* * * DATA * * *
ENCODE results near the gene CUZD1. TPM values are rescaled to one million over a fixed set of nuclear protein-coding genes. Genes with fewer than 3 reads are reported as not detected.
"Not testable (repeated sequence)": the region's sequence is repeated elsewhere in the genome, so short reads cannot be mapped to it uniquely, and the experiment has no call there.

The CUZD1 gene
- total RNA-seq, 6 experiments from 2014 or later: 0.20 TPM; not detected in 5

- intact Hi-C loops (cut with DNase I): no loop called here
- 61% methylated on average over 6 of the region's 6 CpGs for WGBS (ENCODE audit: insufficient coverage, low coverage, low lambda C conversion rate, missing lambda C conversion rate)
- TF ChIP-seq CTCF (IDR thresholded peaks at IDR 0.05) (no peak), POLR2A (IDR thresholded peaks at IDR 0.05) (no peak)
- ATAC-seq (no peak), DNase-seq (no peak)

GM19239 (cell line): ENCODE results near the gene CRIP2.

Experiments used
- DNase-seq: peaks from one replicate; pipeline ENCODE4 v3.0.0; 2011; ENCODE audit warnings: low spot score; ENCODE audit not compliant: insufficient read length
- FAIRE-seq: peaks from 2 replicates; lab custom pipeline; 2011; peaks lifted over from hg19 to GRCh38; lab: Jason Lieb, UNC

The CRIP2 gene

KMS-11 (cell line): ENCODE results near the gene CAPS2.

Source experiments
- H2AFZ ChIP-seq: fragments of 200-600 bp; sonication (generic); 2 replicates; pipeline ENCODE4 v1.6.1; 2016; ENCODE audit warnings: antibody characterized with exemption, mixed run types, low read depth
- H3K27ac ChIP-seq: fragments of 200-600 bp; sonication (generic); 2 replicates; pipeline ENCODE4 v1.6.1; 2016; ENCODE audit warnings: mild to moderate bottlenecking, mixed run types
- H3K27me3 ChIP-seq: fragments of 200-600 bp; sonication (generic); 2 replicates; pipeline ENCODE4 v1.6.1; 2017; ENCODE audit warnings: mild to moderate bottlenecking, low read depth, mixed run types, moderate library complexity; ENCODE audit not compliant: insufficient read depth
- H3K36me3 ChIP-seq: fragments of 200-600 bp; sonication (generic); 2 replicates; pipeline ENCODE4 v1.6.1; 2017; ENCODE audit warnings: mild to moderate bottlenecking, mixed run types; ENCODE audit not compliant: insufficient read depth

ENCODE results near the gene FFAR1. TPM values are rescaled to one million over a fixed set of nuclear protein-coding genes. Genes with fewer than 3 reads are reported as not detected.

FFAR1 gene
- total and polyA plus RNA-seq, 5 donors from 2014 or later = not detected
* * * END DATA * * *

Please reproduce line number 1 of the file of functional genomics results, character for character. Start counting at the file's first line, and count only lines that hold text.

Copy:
ENCODE results near the gene CUZD1. TPM values are rescaled to one million over a fixed set of nuclear protein-coding genes. Genes with fewer than 3 reads are reported as not detected.